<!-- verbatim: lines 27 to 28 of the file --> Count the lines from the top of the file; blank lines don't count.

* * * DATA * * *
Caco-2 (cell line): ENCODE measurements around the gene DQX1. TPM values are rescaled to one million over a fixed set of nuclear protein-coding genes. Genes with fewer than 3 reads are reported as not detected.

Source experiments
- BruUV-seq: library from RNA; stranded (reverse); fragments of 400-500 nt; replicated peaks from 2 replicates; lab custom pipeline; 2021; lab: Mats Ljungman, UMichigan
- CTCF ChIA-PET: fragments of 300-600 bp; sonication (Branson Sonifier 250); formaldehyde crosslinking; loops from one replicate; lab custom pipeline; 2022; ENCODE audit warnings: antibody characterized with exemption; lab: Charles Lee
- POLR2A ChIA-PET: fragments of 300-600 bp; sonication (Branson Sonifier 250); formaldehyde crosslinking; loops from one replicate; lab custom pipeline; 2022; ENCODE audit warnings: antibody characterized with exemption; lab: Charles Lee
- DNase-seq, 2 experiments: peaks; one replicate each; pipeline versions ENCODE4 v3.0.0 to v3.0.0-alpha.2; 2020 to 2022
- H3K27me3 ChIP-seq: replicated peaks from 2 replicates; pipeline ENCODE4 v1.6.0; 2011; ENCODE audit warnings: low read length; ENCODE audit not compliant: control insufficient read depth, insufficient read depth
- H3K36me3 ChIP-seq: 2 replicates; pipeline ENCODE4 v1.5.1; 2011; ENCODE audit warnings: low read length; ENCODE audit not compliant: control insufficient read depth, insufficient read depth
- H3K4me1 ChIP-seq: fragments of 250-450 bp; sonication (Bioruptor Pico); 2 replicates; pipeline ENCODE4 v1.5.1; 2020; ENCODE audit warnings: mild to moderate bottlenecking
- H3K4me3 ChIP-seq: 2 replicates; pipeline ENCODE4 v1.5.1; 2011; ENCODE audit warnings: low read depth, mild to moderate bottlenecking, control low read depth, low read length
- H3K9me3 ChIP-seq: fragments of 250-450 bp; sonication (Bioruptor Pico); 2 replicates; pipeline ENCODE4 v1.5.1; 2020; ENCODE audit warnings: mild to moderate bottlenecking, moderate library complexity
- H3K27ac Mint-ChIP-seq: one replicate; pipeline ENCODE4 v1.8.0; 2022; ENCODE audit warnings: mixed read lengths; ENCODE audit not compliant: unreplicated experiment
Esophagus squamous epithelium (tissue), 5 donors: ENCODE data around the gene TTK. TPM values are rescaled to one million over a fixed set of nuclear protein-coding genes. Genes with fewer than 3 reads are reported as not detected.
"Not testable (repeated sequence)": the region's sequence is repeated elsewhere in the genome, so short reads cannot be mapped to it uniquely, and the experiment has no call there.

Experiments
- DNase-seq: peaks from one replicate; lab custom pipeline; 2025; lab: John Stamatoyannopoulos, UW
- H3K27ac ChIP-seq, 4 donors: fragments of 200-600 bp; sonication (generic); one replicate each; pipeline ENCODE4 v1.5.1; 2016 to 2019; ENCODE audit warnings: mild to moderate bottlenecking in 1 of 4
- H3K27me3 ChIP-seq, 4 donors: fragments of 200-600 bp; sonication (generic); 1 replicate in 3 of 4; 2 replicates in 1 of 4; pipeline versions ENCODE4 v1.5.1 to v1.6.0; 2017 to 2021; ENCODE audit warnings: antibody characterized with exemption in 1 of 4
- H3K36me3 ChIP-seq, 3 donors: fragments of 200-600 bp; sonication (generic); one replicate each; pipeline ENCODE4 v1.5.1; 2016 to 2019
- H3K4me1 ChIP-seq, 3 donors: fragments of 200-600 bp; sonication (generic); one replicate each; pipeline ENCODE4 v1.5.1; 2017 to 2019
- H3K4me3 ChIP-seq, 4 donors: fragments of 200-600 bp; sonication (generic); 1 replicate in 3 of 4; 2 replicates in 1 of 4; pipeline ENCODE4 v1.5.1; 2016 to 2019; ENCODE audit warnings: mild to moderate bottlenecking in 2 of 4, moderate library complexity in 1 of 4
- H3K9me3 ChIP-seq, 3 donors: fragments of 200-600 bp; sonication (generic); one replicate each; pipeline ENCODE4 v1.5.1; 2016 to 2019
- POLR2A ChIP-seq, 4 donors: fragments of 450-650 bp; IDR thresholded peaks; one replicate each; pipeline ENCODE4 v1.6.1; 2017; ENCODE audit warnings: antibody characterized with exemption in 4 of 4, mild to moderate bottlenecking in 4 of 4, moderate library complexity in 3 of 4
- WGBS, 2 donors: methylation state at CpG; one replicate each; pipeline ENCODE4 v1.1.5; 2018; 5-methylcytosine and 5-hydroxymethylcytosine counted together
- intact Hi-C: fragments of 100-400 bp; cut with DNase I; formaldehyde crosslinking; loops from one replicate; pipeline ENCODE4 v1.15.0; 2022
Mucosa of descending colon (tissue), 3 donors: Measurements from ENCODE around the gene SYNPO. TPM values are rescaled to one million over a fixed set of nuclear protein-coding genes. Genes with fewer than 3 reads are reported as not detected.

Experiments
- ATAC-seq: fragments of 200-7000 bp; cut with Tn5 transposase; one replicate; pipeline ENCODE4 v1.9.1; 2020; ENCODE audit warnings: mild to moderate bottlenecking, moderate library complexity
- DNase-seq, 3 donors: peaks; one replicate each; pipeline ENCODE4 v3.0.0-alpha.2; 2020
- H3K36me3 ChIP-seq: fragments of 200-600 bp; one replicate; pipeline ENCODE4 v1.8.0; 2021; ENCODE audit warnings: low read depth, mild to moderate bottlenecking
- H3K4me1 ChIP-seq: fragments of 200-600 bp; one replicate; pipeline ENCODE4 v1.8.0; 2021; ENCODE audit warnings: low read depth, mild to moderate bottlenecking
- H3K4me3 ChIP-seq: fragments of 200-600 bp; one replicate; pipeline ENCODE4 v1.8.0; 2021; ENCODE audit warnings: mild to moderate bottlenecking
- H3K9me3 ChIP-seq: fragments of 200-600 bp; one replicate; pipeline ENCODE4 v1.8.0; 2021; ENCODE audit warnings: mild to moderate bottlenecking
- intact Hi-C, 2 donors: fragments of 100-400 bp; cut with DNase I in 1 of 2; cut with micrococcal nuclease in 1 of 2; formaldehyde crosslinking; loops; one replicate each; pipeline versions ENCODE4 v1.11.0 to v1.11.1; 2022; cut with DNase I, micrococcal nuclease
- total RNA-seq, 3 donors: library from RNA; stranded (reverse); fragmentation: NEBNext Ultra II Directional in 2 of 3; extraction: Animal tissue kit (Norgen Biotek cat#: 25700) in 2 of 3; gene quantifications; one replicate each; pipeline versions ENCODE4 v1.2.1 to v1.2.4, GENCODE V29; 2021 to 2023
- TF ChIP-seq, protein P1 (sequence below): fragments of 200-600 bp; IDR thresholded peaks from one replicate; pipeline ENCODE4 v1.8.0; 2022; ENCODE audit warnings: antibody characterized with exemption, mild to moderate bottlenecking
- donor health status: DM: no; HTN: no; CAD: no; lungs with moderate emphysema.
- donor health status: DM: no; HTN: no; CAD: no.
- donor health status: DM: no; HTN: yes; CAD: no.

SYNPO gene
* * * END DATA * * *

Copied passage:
Experiments
- ATAC-seq: fragments of 200-7000 bp; cut with Tn5 transposase; one replicate; pipeline ENCODE4 v1.9.1; 2020; ENCODE audit warnings: mild to moderate bottlenecking, moderate library complexity